40 Facts About Urdu language


In India, Urdu is an Eighth Schedule language whose status and cultural heritage is recognized by the Constitution of India; it has an official status in several Indian states.

FactSnippet No. 521,412

Urdu language has been described as a Persianised register of the Hindustani language; Urdu and Hindi share a common Sanskrit- and Prakrit-derived vocabulary base, phonology, syntax, and grammar, making them mutually intelligible during colloquial communication.

FactSnippet No. 521,413

Name Urdu was first used by the poet Ghulam Hamadani Mushafi around 1780 for Hindustani language.

FactSnippet No. 521,414

Some linguists have suggested that the earliest forms of Urdu evolved from the medieval Apabhramsa register of the preceding Shauraseni language, a Middle Indo-Aryan language that is the ancestor of other modern Indo-Aryan languages.

FactSnippet No. 521,415

Name Urdu language was first introduced by the poet Ghulam Hamadani Mushafi around 1780.

FactSnippet No. 521,416

Urdu language was then promoted in colonial India by British policies to counter the previous emphasis on Persian.

FactSnippet No. 521,417

In colonial Indian Islamic schools, Muslims were taught Persian and Arabic as the languages of Indo-Islamic civilisation; the British, in order to promote literacy among Indian Muslims and attract them to attend government schools, started to teach Urdu written in the Perso-Arabic script in these governmental educational institutions and after this time, Urdu began to be seen by Indian Muslims as a symbol of their religious identity.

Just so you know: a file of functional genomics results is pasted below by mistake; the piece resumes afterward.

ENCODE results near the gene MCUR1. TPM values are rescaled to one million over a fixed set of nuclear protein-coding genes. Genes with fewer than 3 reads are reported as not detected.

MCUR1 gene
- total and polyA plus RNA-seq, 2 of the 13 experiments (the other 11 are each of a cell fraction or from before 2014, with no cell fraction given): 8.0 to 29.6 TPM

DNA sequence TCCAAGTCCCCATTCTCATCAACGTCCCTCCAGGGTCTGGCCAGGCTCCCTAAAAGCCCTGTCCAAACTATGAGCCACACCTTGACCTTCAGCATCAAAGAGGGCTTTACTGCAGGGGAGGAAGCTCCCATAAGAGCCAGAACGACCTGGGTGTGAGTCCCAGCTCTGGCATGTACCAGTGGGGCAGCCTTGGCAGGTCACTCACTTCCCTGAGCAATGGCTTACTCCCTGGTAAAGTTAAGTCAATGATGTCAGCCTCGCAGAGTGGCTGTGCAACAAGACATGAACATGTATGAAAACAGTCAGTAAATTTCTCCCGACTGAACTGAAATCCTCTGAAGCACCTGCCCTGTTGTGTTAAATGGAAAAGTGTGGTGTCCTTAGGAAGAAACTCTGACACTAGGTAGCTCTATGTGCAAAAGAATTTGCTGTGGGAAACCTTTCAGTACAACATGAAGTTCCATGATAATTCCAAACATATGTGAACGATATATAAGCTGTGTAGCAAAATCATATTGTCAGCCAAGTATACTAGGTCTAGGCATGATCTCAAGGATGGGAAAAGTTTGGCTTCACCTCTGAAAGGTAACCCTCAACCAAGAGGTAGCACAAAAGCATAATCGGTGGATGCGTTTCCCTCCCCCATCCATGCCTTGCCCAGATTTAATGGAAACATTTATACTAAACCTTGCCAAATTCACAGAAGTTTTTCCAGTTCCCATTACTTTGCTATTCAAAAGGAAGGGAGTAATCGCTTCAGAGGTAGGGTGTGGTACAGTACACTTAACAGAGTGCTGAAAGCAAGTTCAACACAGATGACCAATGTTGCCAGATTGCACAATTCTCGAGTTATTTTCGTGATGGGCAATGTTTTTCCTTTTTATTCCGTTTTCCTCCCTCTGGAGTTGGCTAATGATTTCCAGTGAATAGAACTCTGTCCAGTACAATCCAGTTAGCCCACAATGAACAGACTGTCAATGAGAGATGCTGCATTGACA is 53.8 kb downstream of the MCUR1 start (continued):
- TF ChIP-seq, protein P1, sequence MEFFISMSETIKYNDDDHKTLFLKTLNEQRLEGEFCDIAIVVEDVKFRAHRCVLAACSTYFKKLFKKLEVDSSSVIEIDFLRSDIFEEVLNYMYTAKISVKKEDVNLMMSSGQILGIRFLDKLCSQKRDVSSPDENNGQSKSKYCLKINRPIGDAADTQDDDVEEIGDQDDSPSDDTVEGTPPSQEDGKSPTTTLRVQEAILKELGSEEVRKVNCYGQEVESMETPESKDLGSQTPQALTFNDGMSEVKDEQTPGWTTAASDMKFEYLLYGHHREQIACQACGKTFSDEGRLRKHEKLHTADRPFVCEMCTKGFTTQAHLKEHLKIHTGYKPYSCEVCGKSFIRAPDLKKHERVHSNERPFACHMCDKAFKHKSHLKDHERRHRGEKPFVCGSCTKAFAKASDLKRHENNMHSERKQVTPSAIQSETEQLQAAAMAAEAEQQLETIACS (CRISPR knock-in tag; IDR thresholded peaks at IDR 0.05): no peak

FactSnippet No. 521,418

Hindus in northwestern India, under the Arya Samaj agitated against the sole use of the Perso-Arabic script and argued that the Urdu language should be written in the native Devanagari script, which triggered a backlash against the use of Hindi written in Devanagari by the Anjuman-e-Islamia of Lahore.

FactSnippet No. 521,419

Hindi in the Devanagari script and Urdu language written in the Perso-Arabic script established a sectarian divide of "Urdu language" for Muslims and "Hindi" for Hindus, a divide that was formalised with the partition of colonial India into the Dominion of India and the Dominion of Pakistan after independence.

FactSnippet No. 521,420

Urdu was chosen as an official language of Pakistan in 1947 as it was already the lingua franca for Muslims in north and northwest British India, although Urdu had been used as a literary medium for colonial Indian writers from the Bombay Presidency, Bengal, Orissa Province, and Tamil Nadu as well.

FactSnippet No. 521,421

In 1973, Urdu was recognised as the sole national language of Pakistan – although English and regional languages were granted official recognition.

FactSnippet No. 521,422